Heard about DSLT cameras? Well, two kinds of people read this post — people who think that I made a mistake in typo, and people who want to know about the DSLT cameras. In case you are wondering, it is not a typo error. I meant DSLT cameras; don’t get confused with DSLR cameras.
Okay. I am going to stop rambling, and explain what DSLT cameras are — how it is different from the DSLR counterparts.
What are DSLT cameras really?
DSLT stands for Digital Single Lens Translucent. It uses ‘translucent mirror technology’ (TMT) — When light enters through the lens, the mirror, in front of the image sensor, transmits about 70% of light to the sensor and the rest 30% is reflected up to the camera’s phase detection autofocus sensor.Confused? This diagram explains it well.
Okay, that is something different. But how it is different from a DSLR?
Well, from the outside, DSLT and DSLR cameras look same. The difference lies in its working. If you kn0w the how a DSLR camera works, you already have the answer. If you don’t, I will breifly explain it to you: DSLR stands for digital single lens reflex. It uses a reflex mirror, and hence the name. When you take a picture in a DSLR camera, the mirror flips up, which allows the light to hit the sensor.
So, the difference lies in the mirror technology. DSLT cameras has a fixed translucent mirror, and the DSLR cameras has a reflex moving mirror.Because of this reflex mirror, when you look through the viewfinder of a DSLR camera, what you see is exactly what you are going to get in the photograph. I guess that might give you an idea. I am not going to bore you by giving more technical details. The picture below shows the working of a DSLR and a DSLT camera.
DSLR vs DSLT — Who is better?
Now the question rises –Which one is better? – DSLT or DSLR
Below are some of the advantages of DSLT cameras
High frames per second (fps) shooting
Since there is no mirror flipping in DSLT cameras, you can shoot in high frames per second (fps). For dslr camera, it has to flip its mirror out of the way before every shot, which limits the frame rates. DSLT cameras can go upto 12 fps continuous shooting which no other system of cameras can do. I think it’s one of the incredible advancements in technology.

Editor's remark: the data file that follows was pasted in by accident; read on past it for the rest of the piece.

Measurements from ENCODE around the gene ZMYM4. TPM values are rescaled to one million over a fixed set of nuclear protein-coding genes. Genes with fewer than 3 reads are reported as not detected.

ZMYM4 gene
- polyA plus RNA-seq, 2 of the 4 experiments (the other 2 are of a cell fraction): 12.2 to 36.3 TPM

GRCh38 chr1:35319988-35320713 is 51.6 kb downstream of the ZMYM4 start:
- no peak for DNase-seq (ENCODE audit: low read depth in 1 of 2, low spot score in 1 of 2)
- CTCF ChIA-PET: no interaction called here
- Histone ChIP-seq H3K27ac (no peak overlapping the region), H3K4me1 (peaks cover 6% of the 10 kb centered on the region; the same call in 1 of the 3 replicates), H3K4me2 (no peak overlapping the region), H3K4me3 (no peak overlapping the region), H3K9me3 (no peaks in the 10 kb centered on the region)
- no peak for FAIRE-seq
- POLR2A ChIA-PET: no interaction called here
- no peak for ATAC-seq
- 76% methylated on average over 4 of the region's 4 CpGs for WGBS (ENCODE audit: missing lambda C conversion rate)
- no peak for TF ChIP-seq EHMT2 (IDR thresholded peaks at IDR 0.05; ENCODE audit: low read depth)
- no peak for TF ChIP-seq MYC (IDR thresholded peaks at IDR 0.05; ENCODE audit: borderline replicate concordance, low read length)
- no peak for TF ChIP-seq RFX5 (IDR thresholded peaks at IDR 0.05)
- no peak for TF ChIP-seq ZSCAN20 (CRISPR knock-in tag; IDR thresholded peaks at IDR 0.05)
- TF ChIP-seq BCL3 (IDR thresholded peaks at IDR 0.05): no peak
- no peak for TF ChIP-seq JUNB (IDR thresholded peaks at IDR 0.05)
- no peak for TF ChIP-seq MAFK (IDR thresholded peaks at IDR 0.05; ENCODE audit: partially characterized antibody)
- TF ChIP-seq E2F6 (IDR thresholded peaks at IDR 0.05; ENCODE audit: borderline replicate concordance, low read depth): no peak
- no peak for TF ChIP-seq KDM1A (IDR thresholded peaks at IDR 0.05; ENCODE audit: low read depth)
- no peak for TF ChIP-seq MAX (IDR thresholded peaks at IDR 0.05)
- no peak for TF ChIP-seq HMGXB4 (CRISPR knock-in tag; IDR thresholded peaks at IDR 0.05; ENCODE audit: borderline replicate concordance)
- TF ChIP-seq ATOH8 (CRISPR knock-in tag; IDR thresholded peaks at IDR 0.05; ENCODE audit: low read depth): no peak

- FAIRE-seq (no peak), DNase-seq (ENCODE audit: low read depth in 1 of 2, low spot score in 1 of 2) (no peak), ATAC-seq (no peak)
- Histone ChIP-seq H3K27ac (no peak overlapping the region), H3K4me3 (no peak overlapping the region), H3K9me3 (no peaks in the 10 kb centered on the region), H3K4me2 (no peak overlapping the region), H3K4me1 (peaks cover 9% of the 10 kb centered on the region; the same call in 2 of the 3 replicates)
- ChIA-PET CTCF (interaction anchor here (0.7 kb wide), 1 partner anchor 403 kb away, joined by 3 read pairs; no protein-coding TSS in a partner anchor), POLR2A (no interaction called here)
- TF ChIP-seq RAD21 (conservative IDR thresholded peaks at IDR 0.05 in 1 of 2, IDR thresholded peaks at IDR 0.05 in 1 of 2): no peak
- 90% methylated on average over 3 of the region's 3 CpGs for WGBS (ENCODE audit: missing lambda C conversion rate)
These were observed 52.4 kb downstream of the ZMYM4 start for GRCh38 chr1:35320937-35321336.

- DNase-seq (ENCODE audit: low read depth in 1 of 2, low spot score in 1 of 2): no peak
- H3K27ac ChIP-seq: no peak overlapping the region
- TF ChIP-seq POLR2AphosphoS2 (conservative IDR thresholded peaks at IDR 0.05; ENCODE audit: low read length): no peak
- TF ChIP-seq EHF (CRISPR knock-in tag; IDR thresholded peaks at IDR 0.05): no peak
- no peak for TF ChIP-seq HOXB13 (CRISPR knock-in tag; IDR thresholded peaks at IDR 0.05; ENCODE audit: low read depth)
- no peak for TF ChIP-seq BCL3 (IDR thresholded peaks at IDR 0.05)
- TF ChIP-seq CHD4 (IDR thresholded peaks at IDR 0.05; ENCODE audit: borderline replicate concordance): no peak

As I mentioned before, in a dslr there is a mirror in front of the sensor that flips up and down when a shot is taken. This mechanism takes time and creates vibrations in the camera body. These vibrations negatively affect image quality. But in a DSLT camera, since there is no mirror flipping, there is no question of vibration arises – this ensures good image quality.
Faster continuous AF system
Another advantage of DSLT cameras is faster continuous AF system. It focuses faster even between the shots. It is a big deal in video shooting since, unlike in DSLR cameras, it auto-focuses the moving subject.
- No viewfinder black out (or, no blackout time) when you take a picture. So you can view the scene while taking the shot. How cool is that! I think it is quiet useful for some action photography where you don’t want to miss anything.
- You can see white balance, ISO, Exposure compensation in the electronic viewfinder itself, which will give you a good estimation of the settings for taking the shot.
- Reduced size and weight. As DSLT cameras don’t use a pentaprism, and rely mostly on the electronic viewfinder, the size and weight would be slightly reduced.
Disadvantages of DSLT cameras
Everything comes at a price. The DSLT cameras have some disadvantages, too.
Optical view finder is dim: I think this is a major advantage: Since it reflects only 30% of light upwards, the optical view finder would be dim. This would be apparent especially when you use narrow apertures. Sony is solving this issue by implementing electronic viewfinders.
Poor low light performance: There might be some issues with low light performance since the light hitting on the sensor is less when compared to a DSLR.
Consumes power: Use of an electronic viewfinder consumes a lot of power.
Here is a video about Sony’s DSLT cameras:
NOTE: Translucent mirror technology is not new, though. This technology was first used by canon back in 1965. They used it for avoiding the mirror flipping , the viewfinder ‘blackout’, and for increasing the frame rates. But later they discontinued since the optical viewfinder gets dark at low apertures. Plus, the DSLRs came into the scene which offered good fps even with the reflex mirror.
So, what do you guys think about this? Do you think this technology will replace DSLR in future? Feel free to drop your comments.